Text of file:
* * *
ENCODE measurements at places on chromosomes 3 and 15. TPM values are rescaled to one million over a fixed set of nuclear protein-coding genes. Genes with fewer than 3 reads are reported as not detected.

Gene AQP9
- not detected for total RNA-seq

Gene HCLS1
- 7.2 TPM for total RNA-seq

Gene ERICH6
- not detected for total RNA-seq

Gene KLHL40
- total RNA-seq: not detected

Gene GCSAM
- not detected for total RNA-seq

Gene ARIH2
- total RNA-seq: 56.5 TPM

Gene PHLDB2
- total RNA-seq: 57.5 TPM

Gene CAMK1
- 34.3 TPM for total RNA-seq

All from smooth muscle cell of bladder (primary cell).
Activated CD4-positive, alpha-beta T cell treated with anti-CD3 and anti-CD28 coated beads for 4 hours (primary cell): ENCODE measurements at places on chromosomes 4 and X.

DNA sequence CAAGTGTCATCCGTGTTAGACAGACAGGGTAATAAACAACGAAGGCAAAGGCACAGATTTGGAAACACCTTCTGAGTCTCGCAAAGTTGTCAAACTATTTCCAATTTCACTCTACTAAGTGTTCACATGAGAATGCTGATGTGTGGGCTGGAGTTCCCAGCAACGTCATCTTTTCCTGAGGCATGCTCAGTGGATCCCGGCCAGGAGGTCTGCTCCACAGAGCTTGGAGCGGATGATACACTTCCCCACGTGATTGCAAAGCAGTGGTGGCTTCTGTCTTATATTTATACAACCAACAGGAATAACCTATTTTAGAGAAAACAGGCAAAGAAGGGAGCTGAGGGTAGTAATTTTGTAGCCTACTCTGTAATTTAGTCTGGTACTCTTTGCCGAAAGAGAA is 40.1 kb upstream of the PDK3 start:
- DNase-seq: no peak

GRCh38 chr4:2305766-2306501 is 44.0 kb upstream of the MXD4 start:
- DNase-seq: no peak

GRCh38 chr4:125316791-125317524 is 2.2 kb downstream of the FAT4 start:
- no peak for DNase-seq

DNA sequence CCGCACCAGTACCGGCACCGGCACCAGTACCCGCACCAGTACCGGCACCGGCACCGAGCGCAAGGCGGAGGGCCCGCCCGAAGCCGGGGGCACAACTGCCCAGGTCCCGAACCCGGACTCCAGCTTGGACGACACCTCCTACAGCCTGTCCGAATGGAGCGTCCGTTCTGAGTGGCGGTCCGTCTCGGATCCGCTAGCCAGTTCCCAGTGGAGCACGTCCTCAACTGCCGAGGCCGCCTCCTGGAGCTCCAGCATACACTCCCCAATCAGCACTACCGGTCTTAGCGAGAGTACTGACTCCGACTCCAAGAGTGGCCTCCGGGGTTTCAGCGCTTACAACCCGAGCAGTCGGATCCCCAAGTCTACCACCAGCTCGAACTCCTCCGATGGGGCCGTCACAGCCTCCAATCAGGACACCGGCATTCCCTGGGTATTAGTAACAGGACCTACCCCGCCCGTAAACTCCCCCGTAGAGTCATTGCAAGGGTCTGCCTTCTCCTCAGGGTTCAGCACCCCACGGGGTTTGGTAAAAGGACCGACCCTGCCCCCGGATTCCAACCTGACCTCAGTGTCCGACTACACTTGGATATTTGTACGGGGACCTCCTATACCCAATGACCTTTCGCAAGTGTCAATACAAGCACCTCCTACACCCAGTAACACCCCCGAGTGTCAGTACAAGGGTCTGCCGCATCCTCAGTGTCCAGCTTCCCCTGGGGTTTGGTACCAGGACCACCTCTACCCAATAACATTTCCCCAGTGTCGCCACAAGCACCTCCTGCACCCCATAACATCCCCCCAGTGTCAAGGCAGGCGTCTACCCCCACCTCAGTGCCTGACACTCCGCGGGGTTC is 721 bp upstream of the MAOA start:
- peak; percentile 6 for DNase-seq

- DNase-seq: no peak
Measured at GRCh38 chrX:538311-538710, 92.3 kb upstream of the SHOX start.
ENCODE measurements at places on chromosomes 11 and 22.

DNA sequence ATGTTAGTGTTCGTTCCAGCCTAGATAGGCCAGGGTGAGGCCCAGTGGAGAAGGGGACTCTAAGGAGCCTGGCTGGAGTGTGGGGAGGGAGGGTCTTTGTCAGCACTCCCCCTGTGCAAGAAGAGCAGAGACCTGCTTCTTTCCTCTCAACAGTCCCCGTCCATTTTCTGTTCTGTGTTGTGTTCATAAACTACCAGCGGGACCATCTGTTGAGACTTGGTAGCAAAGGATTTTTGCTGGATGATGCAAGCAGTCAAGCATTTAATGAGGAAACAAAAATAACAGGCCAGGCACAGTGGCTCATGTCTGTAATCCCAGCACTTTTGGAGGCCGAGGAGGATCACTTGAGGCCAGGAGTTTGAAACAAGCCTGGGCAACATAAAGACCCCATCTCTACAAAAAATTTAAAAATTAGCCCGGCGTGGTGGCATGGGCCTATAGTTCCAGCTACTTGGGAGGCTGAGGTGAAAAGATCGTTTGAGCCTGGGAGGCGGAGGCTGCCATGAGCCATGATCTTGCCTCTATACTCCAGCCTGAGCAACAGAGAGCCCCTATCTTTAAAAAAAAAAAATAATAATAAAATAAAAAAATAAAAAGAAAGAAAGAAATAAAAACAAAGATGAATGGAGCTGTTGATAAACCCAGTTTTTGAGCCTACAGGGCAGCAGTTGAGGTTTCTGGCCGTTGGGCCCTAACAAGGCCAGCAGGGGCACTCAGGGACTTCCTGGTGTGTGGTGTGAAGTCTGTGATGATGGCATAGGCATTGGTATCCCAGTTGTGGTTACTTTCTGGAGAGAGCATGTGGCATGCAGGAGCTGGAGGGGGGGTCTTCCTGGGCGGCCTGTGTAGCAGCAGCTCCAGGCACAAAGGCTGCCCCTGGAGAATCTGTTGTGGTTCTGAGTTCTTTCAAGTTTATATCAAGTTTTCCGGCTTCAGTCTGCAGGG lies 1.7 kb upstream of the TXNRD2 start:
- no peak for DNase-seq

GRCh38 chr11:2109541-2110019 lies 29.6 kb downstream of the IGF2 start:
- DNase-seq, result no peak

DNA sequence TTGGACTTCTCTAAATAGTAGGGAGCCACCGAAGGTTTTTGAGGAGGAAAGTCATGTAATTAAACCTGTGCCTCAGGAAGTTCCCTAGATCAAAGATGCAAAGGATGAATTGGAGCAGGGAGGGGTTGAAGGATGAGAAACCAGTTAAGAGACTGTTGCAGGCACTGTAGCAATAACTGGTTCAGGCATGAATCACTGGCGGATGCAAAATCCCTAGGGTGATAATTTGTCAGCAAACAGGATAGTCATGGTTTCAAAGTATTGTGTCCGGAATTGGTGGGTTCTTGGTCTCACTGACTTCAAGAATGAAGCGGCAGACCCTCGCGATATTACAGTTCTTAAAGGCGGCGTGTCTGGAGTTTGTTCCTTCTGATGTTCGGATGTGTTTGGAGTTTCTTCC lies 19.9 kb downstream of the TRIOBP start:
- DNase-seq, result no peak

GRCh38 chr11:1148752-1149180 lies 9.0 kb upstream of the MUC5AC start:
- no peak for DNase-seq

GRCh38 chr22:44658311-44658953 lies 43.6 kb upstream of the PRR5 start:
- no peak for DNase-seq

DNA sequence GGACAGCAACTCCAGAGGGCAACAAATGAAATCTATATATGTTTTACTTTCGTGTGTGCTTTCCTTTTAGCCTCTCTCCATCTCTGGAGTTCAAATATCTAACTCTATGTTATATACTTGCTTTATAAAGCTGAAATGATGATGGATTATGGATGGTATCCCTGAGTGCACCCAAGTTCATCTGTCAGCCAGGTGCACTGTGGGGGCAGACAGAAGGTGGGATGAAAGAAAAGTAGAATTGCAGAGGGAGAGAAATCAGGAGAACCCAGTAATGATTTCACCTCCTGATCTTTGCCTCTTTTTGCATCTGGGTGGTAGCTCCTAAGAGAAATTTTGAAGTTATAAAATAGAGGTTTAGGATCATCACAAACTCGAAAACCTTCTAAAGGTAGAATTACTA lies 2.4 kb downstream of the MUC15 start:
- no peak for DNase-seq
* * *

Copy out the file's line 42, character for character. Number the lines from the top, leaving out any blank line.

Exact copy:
- no peak for DNase-seq